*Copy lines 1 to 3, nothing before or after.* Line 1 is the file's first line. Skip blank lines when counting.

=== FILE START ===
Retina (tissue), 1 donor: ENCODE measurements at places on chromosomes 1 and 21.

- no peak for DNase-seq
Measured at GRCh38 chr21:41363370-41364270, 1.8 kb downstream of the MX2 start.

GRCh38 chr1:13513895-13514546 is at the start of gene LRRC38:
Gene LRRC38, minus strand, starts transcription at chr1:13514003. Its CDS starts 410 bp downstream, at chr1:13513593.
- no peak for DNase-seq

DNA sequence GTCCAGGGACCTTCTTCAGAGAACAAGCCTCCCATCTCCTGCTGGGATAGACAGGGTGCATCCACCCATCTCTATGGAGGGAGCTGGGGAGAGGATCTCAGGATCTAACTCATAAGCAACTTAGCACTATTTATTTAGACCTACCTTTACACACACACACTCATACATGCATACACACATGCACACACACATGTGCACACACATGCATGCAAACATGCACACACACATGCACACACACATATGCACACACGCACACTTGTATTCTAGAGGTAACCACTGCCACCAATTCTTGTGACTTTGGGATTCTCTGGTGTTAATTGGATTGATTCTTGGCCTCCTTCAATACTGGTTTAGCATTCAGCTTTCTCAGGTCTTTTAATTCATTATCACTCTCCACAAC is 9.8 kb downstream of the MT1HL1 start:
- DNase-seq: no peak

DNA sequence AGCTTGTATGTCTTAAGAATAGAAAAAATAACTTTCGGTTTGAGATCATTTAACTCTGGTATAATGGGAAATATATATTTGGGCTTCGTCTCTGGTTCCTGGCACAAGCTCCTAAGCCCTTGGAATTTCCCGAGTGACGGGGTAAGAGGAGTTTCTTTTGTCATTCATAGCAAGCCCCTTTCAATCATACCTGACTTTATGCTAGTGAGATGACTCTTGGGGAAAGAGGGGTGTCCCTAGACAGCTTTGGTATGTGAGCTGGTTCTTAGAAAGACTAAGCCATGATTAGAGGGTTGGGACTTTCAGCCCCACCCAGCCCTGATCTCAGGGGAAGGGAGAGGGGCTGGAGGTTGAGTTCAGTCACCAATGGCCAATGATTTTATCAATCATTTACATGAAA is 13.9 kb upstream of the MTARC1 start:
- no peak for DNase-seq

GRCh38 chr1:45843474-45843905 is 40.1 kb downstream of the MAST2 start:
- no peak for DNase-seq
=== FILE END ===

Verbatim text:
Retina (tissue), 1 donor: ENCODE measurements at places on chromosomes 1 and 21.

- no peak for DNase-seq
Measured at GRCh38 chr21:41363370-41364270, 1.8 kb downstream of the MX2 start.